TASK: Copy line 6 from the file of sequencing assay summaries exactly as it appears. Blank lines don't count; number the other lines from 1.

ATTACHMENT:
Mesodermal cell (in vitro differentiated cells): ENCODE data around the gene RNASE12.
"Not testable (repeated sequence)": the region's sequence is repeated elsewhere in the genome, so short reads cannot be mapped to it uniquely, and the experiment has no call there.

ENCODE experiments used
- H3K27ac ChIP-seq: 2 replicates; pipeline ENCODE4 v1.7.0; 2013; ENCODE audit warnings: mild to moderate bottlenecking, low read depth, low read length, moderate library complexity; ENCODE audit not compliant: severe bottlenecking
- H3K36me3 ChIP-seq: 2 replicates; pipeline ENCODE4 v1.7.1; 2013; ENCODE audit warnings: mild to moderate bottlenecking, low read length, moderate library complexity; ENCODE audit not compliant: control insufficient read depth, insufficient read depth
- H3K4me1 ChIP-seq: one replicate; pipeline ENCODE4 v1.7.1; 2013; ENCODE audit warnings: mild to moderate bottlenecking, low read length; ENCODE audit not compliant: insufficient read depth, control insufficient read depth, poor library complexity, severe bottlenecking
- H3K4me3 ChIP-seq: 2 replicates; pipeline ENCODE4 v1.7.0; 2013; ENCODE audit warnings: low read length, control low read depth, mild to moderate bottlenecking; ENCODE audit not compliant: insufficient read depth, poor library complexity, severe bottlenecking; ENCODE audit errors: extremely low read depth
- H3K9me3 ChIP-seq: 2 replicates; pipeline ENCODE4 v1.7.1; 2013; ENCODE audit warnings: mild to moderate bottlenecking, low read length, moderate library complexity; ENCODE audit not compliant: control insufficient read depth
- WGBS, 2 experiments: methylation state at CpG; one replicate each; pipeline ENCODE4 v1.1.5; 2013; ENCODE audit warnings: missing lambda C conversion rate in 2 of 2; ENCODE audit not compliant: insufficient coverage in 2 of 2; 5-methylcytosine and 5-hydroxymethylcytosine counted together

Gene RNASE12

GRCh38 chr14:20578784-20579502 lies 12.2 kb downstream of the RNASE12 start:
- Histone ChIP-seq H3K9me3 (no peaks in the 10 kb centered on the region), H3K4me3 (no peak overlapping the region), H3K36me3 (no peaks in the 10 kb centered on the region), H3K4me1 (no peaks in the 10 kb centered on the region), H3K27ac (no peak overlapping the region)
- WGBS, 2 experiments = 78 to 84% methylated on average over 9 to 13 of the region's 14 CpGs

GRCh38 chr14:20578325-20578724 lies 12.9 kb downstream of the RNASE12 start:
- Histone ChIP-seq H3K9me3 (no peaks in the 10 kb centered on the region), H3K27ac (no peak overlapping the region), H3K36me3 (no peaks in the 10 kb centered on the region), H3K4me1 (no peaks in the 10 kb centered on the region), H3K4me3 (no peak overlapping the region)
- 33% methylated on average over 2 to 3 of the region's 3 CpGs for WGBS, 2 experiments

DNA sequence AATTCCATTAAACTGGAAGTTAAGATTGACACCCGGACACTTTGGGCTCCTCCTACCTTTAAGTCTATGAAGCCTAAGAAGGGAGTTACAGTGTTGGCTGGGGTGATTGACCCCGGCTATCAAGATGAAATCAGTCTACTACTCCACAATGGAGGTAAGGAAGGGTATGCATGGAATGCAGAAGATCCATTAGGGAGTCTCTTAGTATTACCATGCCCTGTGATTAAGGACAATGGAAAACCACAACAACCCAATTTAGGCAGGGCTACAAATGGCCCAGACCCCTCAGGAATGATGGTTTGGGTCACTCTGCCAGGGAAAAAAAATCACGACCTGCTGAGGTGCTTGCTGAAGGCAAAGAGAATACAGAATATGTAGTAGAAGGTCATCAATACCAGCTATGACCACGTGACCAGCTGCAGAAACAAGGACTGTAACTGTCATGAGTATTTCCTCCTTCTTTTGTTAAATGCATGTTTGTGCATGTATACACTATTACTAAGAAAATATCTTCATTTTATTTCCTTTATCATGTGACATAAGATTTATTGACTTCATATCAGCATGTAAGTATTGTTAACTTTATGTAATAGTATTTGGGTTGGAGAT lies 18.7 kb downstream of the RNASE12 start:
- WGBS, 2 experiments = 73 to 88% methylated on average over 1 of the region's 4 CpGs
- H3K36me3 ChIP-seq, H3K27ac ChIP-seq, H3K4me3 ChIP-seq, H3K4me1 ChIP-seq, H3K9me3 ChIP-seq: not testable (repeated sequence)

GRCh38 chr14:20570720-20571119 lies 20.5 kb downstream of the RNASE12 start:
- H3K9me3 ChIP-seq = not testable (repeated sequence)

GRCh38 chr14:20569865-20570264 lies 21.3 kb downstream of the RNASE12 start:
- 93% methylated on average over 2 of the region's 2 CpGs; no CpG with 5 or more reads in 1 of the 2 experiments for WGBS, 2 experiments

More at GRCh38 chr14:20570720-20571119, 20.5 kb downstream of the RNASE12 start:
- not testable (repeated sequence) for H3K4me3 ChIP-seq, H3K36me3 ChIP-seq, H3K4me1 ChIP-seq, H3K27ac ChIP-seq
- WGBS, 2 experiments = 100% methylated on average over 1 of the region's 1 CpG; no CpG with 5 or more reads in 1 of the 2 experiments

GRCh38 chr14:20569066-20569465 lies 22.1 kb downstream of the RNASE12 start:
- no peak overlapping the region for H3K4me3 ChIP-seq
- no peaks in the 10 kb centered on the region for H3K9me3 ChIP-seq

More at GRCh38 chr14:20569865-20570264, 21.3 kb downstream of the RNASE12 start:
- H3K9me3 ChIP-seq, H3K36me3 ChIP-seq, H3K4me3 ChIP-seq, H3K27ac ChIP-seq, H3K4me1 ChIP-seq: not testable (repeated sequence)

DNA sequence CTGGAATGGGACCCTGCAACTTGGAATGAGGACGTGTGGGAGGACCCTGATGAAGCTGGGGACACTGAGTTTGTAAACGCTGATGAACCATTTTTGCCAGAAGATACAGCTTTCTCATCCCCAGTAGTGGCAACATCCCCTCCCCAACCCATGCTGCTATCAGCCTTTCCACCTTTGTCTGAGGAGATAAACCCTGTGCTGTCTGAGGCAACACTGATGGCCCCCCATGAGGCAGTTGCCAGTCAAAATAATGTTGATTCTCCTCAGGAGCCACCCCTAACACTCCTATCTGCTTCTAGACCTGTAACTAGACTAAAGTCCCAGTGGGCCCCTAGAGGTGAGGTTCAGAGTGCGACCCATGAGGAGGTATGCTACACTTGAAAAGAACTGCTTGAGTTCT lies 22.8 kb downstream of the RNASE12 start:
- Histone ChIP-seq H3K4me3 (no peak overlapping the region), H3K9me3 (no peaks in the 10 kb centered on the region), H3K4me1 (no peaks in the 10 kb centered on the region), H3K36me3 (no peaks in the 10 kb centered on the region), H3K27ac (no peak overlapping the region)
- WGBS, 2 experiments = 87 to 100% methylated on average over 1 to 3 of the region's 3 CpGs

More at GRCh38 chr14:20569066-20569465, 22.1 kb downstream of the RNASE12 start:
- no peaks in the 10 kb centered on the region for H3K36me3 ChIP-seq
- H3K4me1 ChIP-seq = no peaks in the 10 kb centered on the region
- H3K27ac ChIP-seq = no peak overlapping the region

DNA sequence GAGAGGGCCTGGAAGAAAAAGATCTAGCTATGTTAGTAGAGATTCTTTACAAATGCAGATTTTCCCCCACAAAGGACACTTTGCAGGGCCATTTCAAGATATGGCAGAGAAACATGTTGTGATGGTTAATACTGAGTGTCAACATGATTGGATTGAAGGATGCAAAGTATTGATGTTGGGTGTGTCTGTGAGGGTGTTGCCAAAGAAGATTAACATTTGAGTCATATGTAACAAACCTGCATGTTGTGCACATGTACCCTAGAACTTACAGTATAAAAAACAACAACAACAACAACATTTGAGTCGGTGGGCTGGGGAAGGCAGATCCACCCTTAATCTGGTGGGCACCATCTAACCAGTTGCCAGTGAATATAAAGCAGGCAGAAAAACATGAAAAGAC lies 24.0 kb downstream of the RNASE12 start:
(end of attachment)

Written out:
- H3K4me1 ChIP-seq: one replicate; pipeline ENCODE4 v1.7.1; 2013; ENCODE audit warnings: mild to moderate bottlenecking, low read length; ENCODE audit not compliant: insufficient read depth, control insufficient read depth, poor library complexity, severe bottlenecking